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U.N. ‘extremely’ concerned for children in Syria’s Aleppo

By Bassem Mroue Associated Press

BEIRUT – The United Nations Children’s Fund said Wednesday it is “extremely” concerned for the safety and well-being of children caught up in the violence engulfing the northern Syrian city of Aleppo, including the rebel-held eastern neighborhoods under government siege.

The UNICEF statement came as Russia said it has informed the United States that insurgents attacked a government-held neighborhood of Aleppo using toxic gas, killing at least seven people.

On Tuesday, Syrian rebels accused the government of using poison gas against civilians in the north. That accusation was closely followed by a report on Syrian state media accusing the rebels of carrying out a gas attack in Aleppo. None of the claims could be independently verified.

Aleppo witnessed intense fighting Wednesday as insurgents tried for the third day to break the government siege imposed on opposition-held parts of the city since mid-July.

UNICEF’s regional director, Saad Houry, called for unhindered humanitarian access to the divided city and for children to be protected. UNICEF said children make up a third of the 300,000 residents trapped in rebel-held besieged neighborhoods.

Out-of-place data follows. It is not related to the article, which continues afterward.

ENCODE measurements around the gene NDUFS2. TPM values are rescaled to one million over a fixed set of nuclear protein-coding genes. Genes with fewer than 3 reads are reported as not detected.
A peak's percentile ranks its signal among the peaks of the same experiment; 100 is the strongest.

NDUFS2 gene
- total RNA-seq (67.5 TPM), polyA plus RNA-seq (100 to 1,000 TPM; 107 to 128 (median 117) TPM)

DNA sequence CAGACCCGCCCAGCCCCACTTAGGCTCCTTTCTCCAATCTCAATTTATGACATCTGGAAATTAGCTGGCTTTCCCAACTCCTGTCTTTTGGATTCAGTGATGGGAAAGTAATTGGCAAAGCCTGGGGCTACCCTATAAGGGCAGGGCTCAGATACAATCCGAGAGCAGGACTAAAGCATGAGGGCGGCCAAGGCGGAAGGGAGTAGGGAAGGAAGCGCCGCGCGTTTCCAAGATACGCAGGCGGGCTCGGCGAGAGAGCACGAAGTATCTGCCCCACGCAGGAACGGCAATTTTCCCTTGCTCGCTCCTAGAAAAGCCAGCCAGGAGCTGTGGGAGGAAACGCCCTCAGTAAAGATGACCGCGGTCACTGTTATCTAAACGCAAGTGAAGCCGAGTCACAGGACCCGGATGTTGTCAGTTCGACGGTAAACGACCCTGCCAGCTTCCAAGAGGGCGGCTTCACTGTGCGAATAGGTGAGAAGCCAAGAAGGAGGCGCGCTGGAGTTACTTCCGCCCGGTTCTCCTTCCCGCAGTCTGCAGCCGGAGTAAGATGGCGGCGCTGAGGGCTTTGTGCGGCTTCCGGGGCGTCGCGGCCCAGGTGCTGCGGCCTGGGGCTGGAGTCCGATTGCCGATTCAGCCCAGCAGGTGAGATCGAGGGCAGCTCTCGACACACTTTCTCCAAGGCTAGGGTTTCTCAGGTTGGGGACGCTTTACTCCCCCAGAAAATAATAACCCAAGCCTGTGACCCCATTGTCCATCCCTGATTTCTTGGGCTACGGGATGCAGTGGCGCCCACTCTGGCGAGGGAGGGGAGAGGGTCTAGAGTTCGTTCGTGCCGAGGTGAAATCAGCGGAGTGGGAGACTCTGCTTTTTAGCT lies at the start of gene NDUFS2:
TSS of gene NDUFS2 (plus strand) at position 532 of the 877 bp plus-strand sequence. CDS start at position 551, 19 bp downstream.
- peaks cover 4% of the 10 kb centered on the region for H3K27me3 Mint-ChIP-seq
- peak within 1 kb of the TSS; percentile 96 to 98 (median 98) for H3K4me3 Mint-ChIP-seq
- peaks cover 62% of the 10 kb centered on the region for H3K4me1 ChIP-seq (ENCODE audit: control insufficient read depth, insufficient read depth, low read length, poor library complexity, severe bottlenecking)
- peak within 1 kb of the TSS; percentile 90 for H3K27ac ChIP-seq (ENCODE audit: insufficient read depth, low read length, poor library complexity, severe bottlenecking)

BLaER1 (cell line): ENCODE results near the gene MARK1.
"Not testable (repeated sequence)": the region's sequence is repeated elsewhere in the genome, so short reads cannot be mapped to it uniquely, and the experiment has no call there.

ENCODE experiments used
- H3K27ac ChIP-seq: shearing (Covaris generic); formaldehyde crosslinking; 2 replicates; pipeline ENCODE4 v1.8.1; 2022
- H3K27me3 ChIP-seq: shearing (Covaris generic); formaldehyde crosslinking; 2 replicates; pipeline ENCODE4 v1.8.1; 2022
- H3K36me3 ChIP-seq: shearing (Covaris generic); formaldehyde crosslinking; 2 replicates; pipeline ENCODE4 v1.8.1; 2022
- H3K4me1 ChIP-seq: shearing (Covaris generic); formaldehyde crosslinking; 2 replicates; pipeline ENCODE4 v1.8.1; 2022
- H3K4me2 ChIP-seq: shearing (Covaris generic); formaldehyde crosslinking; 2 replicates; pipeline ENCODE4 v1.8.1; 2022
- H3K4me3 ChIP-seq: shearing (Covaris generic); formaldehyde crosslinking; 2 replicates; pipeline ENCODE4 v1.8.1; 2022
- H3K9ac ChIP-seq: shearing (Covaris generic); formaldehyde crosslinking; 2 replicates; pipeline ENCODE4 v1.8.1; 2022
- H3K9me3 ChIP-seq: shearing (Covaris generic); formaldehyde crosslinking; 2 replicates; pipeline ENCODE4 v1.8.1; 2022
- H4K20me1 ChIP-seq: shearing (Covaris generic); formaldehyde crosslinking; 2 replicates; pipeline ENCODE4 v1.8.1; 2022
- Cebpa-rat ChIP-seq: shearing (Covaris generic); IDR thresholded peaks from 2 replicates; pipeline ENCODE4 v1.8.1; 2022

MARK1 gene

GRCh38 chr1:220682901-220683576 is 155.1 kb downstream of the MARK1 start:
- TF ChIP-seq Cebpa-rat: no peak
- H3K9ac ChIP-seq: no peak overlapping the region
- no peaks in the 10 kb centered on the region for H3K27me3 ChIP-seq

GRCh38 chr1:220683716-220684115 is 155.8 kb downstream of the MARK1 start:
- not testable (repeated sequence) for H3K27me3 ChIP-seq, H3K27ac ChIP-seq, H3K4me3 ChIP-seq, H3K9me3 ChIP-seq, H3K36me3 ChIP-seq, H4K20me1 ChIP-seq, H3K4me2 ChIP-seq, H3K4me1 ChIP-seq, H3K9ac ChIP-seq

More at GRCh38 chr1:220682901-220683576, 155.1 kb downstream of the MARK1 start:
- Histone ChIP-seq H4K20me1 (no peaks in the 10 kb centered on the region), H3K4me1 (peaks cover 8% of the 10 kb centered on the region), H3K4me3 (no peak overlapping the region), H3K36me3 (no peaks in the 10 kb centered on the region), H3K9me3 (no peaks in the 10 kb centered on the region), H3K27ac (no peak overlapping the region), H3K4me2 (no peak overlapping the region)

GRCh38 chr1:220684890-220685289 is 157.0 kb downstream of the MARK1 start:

In the western, government-controlled areas, UNICEF said 25,000 people have been displaced and are taking shelter from intense fighting in mosques, on university campuses and in public gardens.

Opposition monitoring groups reported intense airstrikes and shelling on Aleppo and its outskirts. State media said government forces repelled an attack by militants aiming to break the siege on several fronts.

A reporter for Beirut-based Pan Arab Al-Mayadeen TV, Rida al-Basha, who is on the government side of Aleppo, said the Syrian army regained control of two of three villages it lost near Aleppo earlier this week.

Opposition activists in Aleppo said government forces struck several makeshift hospitals in the city, Syria’s largest and once commercial center.

The New York-based Physicians for Human Rights said in a statement Wednesday that over the past week, Syrian government forces launched deadly airstrikes against six hospitals in and around Aleppo. It said the attacks were the worst week for attacks on facilities in that region since the Syrian conflict began.

The group said it verified each attack. It said all six facilities hit from July 23 to July 31 were major hospitals, including a referral hospital just outside opposition-held eastern Aleppo and a pediatric clinic inside the city where four infants died after their oxygen supply was cut.

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